The basic job of Sertoli cells is to promote sperm development by acting as a barrier to chemicals that might be in the bloodstream, nourishing sperm, secreting luminal fluid and androgen binding protein, stimulating sperm differentiation and proliferation, secreting inhibin which inhibits FSH secre
Cells on the outside edge of the seminiferous tubules called spermatogonia
are the the diploid (have 46 chromosomes) cells that give rise to sperm. spermatogonia
At puberty some spermatogonia undergo mitosis and differentiation to become primary spermatocytes which are still diploid cells.
For each cell that becomes a primary spermatocyte after mitosis, one cell remains a spermatogonia.
After meiosis I, the cells produced are called secondary spermatocytes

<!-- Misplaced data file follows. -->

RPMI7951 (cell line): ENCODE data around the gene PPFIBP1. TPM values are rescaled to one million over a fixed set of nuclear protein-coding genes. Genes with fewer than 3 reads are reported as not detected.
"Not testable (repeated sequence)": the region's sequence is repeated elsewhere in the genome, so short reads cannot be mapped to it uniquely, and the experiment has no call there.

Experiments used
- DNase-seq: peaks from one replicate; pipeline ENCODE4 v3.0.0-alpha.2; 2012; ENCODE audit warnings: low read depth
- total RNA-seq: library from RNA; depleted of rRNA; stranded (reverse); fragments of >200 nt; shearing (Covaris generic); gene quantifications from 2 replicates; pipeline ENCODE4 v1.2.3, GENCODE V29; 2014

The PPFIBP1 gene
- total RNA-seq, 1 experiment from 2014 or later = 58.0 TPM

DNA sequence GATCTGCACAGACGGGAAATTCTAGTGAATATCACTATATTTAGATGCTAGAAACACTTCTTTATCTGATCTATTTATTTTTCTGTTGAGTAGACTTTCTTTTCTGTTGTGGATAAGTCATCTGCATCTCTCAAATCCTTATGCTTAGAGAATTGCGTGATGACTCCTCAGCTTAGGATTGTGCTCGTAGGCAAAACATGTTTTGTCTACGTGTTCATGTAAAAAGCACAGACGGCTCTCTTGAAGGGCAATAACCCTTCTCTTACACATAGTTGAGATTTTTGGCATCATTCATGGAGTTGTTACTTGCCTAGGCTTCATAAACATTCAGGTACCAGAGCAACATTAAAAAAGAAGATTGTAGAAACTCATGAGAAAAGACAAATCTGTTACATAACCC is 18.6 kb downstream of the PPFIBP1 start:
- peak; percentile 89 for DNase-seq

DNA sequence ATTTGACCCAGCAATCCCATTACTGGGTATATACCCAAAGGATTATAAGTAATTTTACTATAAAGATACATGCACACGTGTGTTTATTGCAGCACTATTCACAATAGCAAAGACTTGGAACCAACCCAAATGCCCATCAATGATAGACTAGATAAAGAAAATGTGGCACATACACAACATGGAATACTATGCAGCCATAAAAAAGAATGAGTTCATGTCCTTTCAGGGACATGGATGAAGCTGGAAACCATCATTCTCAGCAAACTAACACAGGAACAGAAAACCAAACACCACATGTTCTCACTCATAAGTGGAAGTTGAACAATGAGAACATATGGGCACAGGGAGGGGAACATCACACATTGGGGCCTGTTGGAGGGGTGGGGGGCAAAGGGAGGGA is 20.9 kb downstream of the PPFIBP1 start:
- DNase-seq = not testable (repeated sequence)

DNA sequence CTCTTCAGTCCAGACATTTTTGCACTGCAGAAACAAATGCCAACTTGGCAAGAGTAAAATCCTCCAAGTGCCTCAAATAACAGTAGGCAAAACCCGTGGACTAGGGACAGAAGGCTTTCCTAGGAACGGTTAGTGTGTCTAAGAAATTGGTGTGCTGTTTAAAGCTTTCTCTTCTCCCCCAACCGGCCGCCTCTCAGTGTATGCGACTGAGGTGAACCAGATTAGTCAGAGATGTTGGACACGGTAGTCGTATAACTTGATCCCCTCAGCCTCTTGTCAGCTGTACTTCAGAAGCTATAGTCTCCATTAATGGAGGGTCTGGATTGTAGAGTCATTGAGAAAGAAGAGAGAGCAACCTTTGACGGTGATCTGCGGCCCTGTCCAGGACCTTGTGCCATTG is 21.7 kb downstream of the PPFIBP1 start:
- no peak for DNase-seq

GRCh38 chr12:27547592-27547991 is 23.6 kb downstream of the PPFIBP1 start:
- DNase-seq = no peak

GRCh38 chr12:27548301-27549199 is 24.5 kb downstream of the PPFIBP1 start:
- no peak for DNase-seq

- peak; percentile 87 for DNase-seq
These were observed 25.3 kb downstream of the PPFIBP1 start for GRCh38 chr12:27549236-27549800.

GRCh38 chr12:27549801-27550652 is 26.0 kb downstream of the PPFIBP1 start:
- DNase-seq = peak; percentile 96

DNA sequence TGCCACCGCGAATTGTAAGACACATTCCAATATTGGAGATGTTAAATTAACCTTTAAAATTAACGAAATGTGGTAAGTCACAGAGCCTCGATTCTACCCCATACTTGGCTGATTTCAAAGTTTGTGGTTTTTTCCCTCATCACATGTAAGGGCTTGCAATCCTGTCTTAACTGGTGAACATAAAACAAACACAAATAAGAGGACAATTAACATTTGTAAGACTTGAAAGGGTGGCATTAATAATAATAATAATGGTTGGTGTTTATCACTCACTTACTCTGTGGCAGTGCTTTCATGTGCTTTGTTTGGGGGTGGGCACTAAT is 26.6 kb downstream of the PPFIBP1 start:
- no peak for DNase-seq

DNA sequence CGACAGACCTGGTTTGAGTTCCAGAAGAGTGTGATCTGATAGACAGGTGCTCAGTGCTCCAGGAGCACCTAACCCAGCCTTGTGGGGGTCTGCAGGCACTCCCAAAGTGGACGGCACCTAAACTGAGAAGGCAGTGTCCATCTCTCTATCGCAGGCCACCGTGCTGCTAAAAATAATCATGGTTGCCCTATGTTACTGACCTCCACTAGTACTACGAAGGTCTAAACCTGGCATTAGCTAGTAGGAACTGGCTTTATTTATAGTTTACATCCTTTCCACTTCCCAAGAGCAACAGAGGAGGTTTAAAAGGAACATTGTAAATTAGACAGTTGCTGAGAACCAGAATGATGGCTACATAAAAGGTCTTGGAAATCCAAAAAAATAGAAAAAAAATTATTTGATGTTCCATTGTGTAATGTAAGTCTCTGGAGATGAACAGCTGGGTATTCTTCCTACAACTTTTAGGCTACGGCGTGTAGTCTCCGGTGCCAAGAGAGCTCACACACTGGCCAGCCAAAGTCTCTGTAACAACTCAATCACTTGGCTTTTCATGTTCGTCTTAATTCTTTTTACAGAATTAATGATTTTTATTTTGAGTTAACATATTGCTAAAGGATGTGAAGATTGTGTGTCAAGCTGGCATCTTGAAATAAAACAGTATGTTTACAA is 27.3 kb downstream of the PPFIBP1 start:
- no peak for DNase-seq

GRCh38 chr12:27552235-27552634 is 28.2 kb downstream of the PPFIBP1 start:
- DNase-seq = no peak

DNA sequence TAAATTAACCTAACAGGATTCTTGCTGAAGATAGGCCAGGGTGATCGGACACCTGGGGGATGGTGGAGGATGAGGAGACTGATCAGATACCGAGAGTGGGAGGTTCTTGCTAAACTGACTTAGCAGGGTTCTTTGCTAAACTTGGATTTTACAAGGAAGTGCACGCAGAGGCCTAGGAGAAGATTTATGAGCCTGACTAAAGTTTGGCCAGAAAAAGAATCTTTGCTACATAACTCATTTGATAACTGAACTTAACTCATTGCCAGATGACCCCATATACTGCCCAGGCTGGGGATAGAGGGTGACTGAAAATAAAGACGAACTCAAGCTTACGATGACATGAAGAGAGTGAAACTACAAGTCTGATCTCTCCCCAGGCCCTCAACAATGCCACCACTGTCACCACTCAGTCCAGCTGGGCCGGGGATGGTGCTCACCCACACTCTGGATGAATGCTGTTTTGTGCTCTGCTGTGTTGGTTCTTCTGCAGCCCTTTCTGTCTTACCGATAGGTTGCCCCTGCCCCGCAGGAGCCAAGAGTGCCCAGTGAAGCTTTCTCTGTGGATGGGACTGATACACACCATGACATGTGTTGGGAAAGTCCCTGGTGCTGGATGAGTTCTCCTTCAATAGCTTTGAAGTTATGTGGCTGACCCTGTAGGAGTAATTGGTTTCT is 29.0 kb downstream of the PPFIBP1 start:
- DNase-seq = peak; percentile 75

after meiosis II, the cells are called spermatids.
occurs in the ovaries and begins during the first trimester (before birth) during development in human females. Oogenesis
undergo mitosis to produce more oogonia and primary oocytes up until the 20th week of development. oogonia
a female has all the primary oogonia that she will ever have ( ~4 million). By 20th week of development (By birth, this number drops to ~ 1 million as cells are eliminated by apoptosis)
After primary oocytes are formed, they begin meiosis but stop right before the first division (meiosis I) and enter a stage of "meiotic arrest".
lasts until ovulation of that particular egg cell. "Meiotic arrest"
the first meiotic division also occurs which results in a cell ready to undergo meiosis II and a polar body that contains only the extra chromosomes. When ovulation occurs,